My quest for the most comfortable bike is designed to be as objective as possible.
It all started with the mobile phone (Huawei Mate 10 Pro) and a Vibration meter app that uses a phone accelerometer to measure, as the name suggests, vibrations. The less overall vibration score measured in m/s2 the more comfortable the ride should be.
The ride that I measure contains 2 different scenarios.
First is a forest path with a lot of tree roots and different big and small bumps. It measures 720 meters and it emulates a challenging gravel riding (but not true singletrack because I believe that gravel bikes are no mountain bikes and should not be measured in MTB conditions).
The second is a true gravel road with only very small bumps and rocks. It measures 350 meters and I use it to emulate gravel racing.
The first route is more challenging that is why I measure the vibrations while going at steady 15 km/h on average. The second route is used to emulate a fast gravel riding that is why I go there with speed around 35 km/h.
I do at least 3 runs always in the same direction and following the same route. If the measurements are very similar then I calculate the average. If there is an odd measurement I discard it and go one more time. Most of the time 3 runs is enough, especially on slow forest runs (the fast gravel route is producing much more vibrations so sometimes the results may vary more).
I measure both the front and the rear comfort of the bike.
To measure the front I ride on the hoods (to put more weight on the handlebar that will allow more flex from the handlebar and/ or flexing stem) with a phone mounted as close as possible to the wrist just to minimize the impact of the arm movement on the final readings.
To measure the rear I use a belt mount and put the phone on my back on the aitchbones level (this measures the vibration just above the saddle).
To get the most comparable results I always use the same phone mounts, the same phone and app, the same bike saddle, the same bike shorts, and the same Giro Bravo gloves (because I am riding on hoods I do not take bar tape into consideration). Before the test, I always try to achieve the most similar bike position (saddle height and saddle position most appropriate for my body and my inseam length and I try to stay seated in every situation which sometimes can be even harmful but hey, I do this for the science!). And my weight… is rather stable at 83 kg 🙂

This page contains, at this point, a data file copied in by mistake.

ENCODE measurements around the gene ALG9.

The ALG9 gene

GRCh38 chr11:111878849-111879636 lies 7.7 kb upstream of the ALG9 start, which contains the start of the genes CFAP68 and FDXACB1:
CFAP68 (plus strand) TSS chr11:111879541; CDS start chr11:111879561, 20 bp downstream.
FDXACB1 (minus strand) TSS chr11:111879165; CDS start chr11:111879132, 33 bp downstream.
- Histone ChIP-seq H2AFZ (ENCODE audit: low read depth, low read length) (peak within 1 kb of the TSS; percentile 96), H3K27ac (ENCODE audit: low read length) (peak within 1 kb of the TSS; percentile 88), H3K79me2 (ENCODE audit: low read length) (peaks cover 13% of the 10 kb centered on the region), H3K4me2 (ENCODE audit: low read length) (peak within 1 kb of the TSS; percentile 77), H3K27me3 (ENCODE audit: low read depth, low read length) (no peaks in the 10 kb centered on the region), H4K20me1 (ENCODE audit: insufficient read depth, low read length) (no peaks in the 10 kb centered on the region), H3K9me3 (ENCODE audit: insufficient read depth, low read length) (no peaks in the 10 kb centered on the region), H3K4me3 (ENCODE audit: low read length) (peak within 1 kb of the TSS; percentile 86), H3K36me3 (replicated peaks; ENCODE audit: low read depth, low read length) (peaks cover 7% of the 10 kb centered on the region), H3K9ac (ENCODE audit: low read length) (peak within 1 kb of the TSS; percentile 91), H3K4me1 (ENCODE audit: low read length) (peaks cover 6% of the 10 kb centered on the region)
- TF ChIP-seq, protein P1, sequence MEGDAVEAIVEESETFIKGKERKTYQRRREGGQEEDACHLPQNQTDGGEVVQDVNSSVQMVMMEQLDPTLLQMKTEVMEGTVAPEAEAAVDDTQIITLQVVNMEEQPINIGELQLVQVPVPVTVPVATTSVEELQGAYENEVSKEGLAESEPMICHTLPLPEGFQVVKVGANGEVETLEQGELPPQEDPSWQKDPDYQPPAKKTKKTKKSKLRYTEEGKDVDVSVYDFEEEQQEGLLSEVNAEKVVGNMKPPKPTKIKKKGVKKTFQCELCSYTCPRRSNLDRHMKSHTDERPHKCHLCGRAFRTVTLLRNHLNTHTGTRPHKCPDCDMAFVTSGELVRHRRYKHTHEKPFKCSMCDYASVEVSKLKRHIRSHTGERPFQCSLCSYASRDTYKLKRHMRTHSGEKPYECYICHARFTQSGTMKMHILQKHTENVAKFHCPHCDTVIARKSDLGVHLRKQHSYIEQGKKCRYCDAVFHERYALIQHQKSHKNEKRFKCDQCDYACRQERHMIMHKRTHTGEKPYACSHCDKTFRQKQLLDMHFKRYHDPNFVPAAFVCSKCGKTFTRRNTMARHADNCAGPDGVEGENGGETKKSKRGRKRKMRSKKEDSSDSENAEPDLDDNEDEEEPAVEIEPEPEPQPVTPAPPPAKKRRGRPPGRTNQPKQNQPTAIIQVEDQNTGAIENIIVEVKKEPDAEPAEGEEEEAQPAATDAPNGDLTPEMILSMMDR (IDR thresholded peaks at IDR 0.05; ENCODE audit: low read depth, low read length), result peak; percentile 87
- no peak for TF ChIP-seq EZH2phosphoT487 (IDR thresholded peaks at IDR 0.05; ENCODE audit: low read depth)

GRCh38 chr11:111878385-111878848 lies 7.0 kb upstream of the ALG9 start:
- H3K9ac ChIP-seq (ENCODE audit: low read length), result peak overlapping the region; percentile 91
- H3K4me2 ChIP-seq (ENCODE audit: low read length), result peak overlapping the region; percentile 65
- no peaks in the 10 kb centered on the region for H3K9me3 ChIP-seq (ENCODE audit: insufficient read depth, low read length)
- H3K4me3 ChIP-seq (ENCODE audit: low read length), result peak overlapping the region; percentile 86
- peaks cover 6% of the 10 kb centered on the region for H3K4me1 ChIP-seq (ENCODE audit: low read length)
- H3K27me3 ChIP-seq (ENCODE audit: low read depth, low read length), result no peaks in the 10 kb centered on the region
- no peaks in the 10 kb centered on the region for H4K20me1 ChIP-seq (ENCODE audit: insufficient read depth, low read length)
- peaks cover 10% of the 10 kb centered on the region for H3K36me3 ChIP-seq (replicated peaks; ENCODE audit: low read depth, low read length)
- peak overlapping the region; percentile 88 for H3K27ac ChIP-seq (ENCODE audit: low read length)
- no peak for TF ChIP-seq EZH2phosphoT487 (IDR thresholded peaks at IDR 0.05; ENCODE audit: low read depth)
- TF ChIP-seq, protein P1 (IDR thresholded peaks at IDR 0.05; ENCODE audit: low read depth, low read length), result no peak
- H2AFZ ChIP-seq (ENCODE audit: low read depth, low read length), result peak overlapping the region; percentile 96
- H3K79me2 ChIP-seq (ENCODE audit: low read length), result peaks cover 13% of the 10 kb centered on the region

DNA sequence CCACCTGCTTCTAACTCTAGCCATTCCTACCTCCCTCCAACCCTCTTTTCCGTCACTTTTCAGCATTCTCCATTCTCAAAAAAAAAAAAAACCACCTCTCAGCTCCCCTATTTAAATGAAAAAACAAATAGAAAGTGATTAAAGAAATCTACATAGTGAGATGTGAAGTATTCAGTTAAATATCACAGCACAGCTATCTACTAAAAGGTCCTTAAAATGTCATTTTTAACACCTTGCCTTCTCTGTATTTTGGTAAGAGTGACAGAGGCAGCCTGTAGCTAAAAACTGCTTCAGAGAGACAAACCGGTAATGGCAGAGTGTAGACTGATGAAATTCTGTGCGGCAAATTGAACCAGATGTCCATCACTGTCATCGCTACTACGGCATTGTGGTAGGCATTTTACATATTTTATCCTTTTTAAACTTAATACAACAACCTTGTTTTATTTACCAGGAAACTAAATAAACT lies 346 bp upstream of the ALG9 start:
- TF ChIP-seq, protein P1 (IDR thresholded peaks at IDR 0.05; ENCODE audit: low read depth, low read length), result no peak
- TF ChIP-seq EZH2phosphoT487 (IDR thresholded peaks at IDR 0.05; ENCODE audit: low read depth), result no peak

As you can see, my measurement procedure is designed to achieve the most accurate results possible in real-life situations but, despite my efforts, you have to remember that this is not a scientific lab measurements. This means two things:
1. You should not compare the results achieved in significantly different scenarios. For example, if I tested one bike in summer and other in winter, we can’t compare the readings between them. What we can compare and what I always do, is to see how tested bike (or a tested bike part) compares to the benchmark bike (benchmark situation) tested in the same scenario, in the same weather, etc. For me, this means redoing the measurements on my benchmark bike again and again for each new bike or bike part test, but I am doing this because I want to be sure that I am comparing “apples to apples”. And that is why I do not publish anything like a leaderboard where I would have to compare readings done in different scenarios.
2. Measuring vibrations via the mobile app means that the results are strongly connected with the accelerometer put on my particular phone. So while I can compare the results made by my phone, you should not try to refer them to the results that you, for example, got on your phone. As I said, this is not a scientific measurement per se and it is not the most accurate one which means that difference below 5% should be read as a marginal in terms of real comfort difference. Everything between 5 and 10% is a modest but perceptible improvement and difference above 10% is a strong indication that there is a real and substantial distinction in comfort between tested products.